Walking the Distance: Dan L. Walker

The Covid 19 pandemic is isolating Alaskan writers. We can no longer attend workshops or public readings. The coffee bars where we met with other writers are closed. To bridge these physical gaps, 49 Writers is providing this on-line forum for Alaskans writing the distance. Dan L. Walker provides today’s prose and photograph.

I Can’t Not Look

Since the middle of March I have tried to write about my experiences with the Covid spring, but my writing is weak, stuttering, incomplete. I have tried several times but I keep repeating the drole news I’ve ingested or scribing flat platitudes about isolation, fear, and family. What new can I say about the pandemic-hunkered-down-covid-virus-social-distancing-mandate we all are experiencing?

I have read that animals react to threat in three ways, freeze, flee, or fight. We have been asked to freeze at home, and flee large groups while some brave souls fight. If I freeze at home the pestilence may pass me by, and if I run from hotbeds of contagion I might be safe, but the threat is still there, and I have discovered another reaction to it. Avoidance. I avoid writing about this time just as I avoid people, not because they might carry the virus but because they might carry conversation about the virus, the pandemic, the mandates, the death and disease. I avoid the news in favor of music —Alexa, play some Waylon Jennings; I avoid updates and watch movies; I avoid the reports and hide in fiction.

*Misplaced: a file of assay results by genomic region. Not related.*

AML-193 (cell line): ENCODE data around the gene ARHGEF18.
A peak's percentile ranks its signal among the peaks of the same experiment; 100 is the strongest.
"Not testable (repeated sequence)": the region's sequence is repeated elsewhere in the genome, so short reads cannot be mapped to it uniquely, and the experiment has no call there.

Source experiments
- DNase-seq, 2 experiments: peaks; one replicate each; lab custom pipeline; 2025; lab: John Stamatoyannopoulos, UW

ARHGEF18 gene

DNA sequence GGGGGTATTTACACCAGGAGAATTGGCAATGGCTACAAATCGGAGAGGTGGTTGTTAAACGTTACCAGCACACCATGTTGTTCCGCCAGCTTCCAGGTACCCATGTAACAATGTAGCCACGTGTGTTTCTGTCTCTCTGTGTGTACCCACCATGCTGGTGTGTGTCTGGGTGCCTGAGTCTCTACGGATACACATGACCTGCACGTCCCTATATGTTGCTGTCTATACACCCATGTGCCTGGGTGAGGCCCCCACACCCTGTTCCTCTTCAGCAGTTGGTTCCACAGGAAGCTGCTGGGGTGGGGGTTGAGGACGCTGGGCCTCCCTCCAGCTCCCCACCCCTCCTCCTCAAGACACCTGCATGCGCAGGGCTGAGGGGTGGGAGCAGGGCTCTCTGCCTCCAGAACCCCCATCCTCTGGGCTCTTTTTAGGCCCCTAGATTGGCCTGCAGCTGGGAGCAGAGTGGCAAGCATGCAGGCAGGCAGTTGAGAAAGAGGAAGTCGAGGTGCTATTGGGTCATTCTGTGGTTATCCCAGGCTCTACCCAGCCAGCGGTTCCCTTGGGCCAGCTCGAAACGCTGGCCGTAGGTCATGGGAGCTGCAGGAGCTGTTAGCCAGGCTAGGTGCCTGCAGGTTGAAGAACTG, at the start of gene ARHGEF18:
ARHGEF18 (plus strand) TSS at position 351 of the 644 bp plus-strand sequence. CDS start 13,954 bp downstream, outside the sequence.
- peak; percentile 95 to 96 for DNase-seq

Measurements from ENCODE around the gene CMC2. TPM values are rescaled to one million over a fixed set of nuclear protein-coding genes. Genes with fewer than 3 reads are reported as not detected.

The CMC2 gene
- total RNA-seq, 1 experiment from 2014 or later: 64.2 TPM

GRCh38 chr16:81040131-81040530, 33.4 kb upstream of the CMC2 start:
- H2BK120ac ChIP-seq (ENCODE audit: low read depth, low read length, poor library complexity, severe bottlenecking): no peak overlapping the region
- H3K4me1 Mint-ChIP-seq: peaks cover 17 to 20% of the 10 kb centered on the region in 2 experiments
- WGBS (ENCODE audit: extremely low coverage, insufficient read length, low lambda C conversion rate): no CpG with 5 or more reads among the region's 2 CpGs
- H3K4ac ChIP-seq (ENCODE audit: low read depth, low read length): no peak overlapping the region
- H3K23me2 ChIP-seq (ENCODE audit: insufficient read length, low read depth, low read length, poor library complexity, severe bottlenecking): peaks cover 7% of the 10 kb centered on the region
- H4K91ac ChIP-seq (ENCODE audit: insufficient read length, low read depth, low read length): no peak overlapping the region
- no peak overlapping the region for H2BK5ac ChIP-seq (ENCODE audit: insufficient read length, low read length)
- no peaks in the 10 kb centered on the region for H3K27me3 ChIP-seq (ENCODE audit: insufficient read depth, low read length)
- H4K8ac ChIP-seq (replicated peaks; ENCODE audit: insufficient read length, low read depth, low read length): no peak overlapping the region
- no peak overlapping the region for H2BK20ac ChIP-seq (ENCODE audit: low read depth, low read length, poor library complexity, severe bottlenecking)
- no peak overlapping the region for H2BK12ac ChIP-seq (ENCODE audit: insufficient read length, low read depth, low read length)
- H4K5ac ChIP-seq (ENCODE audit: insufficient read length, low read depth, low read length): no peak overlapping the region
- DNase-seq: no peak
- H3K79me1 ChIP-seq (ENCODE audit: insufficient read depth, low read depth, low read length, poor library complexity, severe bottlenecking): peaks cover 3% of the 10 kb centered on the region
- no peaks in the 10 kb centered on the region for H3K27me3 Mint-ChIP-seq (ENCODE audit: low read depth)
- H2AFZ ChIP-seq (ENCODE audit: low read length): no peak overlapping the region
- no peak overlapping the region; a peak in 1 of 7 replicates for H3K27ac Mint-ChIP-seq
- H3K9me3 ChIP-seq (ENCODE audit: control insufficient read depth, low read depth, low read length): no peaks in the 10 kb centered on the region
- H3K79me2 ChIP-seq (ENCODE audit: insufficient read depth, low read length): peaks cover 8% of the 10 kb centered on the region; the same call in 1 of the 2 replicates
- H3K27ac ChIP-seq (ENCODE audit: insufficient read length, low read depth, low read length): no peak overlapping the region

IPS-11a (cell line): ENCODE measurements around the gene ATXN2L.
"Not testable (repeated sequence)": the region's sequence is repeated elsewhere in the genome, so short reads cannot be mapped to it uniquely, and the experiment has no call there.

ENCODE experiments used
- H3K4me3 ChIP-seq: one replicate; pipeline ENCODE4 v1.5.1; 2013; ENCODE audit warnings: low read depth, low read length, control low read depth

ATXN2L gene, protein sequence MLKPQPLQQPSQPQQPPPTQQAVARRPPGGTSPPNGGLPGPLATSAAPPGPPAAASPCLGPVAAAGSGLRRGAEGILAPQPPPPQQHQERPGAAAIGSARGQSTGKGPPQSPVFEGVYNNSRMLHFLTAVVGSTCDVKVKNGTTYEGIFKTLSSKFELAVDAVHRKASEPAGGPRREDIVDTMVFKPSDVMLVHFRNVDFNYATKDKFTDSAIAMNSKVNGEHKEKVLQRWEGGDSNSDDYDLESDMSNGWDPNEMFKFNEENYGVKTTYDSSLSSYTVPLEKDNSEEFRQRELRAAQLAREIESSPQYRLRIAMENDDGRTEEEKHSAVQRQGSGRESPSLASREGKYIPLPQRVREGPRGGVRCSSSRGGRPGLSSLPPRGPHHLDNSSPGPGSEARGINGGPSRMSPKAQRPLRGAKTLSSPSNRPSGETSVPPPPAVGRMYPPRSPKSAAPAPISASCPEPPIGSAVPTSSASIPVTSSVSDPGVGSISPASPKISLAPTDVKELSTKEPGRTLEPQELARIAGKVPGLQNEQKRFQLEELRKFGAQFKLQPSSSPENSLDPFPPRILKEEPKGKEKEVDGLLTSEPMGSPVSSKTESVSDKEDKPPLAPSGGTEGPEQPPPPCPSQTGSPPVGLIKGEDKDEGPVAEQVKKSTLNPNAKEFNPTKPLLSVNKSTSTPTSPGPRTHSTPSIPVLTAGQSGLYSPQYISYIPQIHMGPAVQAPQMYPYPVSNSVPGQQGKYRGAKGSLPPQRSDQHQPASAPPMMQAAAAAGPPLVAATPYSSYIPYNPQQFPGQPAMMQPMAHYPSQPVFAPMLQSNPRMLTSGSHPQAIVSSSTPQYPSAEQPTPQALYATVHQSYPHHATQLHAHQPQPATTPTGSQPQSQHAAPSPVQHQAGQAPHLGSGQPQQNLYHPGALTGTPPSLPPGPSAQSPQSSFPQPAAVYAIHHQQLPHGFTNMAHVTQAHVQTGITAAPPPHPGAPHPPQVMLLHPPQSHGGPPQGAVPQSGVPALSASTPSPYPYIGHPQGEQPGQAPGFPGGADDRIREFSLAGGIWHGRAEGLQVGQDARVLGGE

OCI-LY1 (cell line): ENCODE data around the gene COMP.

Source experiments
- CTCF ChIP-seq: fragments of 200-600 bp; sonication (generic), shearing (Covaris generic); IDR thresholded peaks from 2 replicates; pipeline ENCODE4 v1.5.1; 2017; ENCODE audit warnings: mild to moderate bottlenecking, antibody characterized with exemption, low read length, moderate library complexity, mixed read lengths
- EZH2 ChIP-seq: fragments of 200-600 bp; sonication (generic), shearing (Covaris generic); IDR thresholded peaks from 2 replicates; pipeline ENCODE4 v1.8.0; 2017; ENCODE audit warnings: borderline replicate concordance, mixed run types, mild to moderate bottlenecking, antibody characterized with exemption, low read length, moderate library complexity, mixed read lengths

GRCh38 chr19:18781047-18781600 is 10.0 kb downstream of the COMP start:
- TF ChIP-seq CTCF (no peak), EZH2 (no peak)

I realize now that this stalled output is my reaction. I don’t want to engage this topic. Instead I want to escape it. I want to write my fiction and let the problems of my main character and his pregnant girlfriend take the forefront of my consciousness. I want to cut firewood for next winter; stack, sweat, calculate cordage, and sharpen my chainsaw. I want to walk in the woods and along the ocean with my dogs while they follow their noses from one scent to the next obvious to the tensions around them.

But I can’t hold that focus. I can’t not look. Each day, my eyes follow the topic like a driver passing a roadkill moose, intrigued by the carnage. How can I sit in an air raid shelter during a bombardment and not imagine the planes silhouetted against clouds and wonder where the bombs are falling.

Dan Walker is the author of Secondhand Summer and Letters from Happy Valley and is currently hunkered down at Bear Lake north of Seward.

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